How the fear that “you’ll never work again” prevents women from speaking out about workplace sexual harassment

Over 50% of women in the UK have experienced sexual harassment at work, but the damaging narrative that they’ll “never work again” if they say something keeps many from reporting it. 

Over three years after Rose McGowan first tweeted about the film producer who raped her, Harvey Weinstein was sentenced to 23 years in prison for rape and sexual assault in March 2020. At the time of his conviction, a multitude of women had come forward with allegations against him, empowered by what became known as the #MeToo movement started by activist Tarana Burke a decade earlier. 

McGowan was 23 when she was attacked by Weinstein, and having just appeared in the teen slasher Scream, she was on the trajectory to success. Yet, after raising complaints about Weinstein, she believes she was blacklisted from Hollywood, along with others who dared to challenge powerful men.

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“I actually thought it would be the end of my career for good and I’d never work again,” McGowan commented in an interview last year. “We all got stolen,” she said. “And we were all very good at our jobs. That’s the other crime in all this.”

The Equality Act 2010 defines harassment as ‘unwanted conduct related to a relevant protected characteristic, which has the purpose or effect of violating an individual’s dignity or creating an intimidating, hostile, degrading, humiliating or offensive environment for that individual.’

Unfortunately, we know McGowan’s story isn’t a one-off. In the UK, over 50% of women have experienced sexual harassment at work, with a surge in online harassment since working from home last March. 

While the details change, McGowan articulated a fear so many women feel, in that by speaking out about the harassment their career will be negatively impacted or destroyed altogether. And, in so many cases, it is.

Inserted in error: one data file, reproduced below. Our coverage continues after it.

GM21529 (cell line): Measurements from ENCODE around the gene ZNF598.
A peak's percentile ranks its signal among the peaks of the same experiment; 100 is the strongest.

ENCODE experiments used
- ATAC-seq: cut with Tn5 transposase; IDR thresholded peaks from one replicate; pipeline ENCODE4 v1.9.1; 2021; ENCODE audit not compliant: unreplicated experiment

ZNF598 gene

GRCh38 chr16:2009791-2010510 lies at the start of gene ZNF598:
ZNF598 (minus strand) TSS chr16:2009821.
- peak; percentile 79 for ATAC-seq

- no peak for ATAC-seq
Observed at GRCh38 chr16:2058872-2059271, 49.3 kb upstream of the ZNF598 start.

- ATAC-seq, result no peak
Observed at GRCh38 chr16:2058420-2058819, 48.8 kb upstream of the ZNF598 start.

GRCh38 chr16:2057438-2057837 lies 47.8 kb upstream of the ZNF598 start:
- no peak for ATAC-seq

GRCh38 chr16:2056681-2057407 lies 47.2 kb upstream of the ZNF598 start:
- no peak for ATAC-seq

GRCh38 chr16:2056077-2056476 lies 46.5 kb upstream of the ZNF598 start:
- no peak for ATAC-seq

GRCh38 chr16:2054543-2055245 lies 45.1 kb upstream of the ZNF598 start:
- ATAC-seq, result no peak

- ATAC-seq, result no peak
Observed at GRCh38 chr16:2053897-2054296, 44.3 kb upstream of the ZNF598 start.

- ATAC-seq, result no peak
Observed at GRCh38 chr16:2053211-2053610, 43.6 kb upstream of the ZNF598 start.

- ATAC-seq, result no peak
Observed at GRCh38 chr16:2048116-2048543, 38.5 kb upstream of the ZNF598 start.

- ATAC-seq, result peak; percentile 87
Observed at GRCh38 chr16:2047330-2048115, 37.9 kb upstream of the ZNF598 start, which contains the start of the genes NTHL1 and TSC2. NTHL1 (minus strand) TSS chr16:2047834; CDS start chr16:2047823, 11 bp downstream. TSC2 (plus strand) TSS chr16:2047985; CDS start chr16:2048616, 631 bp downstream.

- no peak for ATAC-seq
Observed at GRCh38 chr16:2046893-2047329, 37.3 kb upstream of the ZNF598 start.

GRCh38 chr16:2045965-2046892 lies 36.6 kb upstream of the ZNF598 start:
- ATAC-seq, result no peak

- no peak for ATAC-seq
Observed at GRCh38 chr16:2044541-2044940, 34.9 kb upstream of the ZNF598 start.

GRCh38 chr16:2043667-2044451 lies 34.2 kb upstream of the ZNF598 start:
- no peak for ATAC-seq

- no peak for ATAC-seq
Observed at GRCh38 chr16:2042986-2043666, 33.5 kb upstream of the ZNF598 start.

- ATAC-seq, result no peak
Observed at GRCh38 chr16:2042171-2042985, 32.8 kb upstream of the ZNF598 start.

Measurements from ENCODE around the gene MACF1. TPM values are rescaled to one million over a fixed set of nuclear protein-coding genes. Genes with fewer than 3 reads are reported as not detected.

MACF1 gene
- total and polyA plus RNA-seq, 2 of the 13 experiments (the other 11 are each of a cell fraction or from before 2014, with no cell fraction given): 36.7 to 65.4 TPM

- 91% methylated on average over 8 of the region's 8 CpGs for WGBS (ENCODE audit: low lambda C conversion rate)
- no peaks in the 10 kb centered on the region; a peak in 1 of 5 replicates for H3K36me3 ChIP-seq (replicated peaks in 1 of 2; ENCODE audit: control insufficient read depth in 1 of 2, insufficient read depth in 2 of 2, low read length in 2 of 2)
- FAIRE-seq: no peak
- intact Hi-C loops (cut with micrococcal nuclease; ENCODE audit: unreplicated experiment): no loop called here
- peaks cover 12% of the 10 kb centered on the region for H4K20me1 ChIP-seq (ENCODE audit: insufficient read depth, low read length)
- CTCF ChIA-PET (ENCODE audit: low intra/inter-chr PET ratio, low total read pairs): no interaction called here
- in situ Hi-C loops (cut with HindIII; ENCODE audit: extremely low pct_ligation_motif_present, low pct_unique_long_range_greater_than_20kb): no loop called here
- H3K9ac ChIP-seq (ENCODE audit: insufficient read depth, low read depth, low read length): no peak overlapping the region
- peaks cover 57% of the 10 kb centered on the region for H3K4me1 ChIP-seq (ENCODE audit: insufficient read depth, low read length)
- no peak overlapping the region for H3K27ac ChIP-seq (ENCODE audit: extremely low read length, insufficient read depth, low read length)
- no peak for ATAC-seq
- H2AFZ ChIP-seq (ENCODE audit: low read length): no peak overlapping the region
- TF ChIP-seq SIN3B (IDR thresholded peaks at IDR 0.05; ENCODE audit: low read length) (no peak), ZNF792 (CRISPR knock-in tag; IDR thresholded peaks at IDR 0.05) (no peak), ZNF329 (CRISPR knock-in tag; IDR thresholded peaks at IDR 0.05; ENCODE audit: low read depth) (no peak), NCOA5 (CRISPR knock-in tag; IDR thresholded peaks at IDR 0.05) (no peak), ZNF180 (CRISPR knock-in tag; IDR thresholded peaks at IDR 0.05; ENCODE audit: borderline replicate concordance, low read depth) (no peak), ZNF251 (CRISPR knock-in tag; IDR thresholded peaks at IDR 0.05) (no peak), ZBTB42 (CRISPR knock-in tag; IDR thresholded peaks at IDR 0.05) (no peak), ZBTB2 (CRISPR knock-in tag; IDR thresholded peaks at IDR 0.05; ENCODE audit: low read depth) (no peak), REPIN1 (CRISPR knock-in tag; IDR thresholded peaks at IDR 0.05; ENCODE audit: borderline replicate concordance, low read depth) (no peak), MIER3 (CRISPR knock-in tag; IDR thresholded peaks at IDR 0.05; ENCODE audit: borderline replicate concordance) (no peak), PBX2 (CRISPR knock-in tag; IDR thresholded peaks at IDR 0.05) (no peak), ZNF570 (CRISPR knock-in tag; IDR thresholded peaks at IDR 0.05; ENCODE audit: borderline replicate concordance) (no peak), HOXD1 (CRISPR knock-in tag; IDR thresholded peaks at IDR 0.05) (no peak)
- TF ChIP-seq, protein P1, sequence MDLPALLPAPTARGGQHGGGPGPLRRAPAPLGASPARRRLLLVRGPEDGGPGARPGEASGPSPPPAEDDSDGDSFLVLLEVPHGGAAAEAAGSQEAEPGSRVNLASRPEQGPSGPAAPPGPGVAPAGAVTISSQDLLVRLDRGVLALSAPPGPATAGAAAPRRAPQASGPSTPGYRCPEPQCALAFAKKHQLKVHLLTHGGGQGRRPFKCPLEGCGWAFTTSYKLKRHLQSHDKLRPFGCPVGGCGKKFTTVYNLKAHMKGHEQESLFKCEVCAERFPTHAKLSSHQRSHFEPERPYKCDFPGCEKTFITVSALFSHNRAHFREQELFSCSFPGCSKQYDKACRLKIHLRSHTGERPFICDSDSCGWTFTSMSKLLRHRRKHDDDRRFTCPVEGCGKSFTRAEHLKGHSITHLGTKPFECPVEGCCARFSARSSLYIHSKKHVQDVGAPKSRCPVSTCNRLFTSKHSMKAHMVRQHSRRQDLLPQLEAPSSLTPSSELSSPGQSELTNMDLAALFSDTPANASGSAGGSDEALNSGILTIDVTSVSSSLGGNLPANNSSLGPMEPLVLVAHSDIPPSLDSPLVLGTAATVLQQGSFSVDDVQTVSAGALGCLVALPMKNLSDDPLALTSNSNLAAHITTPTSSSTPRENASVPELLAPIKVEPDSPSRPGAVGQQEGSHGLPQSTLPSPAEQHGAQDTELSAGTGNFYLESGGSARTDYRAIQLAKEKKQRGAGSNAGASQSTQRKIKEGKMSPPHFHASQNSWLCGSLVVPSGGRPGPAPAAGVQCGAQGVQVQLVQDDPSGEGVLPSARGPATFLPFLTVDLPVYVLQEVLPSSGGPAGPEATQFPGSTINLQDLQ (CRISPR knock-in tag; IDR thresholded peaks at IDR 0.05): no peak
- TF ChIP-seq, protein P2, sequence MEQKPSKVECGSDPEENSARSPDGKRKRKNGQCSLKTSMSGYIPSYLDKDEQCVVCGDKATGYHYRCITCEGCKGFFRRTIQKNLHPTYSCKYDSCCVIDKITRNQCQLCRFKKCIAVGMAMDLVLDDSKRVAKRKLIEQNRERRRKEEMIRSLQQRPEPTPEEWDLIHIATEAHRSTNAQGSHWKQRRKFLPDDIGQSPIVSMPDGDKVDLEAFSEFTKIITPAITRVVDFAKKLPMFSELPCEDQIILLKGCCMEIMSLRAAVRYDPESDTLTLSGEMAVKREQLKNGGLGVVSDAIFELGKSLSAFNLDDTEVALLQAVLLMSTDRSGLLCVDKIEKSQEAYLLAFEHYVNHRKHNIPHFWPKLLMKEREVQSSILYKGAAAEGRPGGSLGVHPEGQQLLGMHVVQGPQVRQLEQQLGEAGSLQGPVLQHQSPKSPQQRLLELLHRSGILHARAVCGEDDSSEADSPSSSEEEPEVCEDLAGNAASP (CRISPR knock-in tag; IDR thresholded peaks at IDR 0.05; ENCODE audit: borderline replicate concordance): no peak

rose mcgowan
Rose McGowan's tweets about her sexual assault by Harvey Weinstein contributed to the #MeToo movement.

Take Freya, who at the age of 23 was an aspiring actress looking to make ends meet with a casual job at a London call centre. She tells Stylist the problems started with two senior male colleagues when she was promoted to managing a small team. 

“It was a boys’ club and they ruled the calling floor,” Freya recalls, “I started being picked up on my emails being rude, when they were just clear and direct, or I was shouted down in meetings for terrible ideas, only for my colleague to suggest them a couple of weeks later.” 

As a result, she started questioning herself and adapting her behaviour. It reached a head when Freya stayed late to fix a problem caused by one of these colleagues. “He wanted to discuss the problem there and then, but I wanted time to cool down, speak to my boss and get support,” she says. 

Yet the next morning, Freya was called into her boss’ office, someone she had previously confided in about her concerns with her co-workers, only to be given an ultimatum to take a demotion or leave. “My side of the story was never asked for, my previous concerns not taken into account,” Freya says, “I’d become a little more broken every day. It wasn’t a battle I was going to win.” So she left.

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Harassment often stems from a cruel abuse of power which compels women to be silent – 25% of young women would feel reluctant to report harassment at work for fear of losing their jobs – but it’s not just women early on in their careers who feel this.

“To speak out is risky, both emotionally and professionally,” says Catherine Mayer, co-founder of The Women’s Equality Party, who speaks from experience. One of Britain’s most prominent journalists, Mayer had a career spanning over three decades, in which she rose to become Europe editor of one of the biggest publications in the world, the US magazine TIME

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But in 2013, she discovered her duties had been assigned to a younger male colleague without warning. “I found out about the new organisational structure in an email sent to all staff,” she recalls. 

TIME later told her she was being “promoted” to editor at large, but “from that point, everything deteriorated. My approach, commitment and abilities were questioned.” The younger male colleague was given her old job and it came as no big surprise to Mayer when she was notified in late 2014 that she was to be made redundant, something she decided to challenge.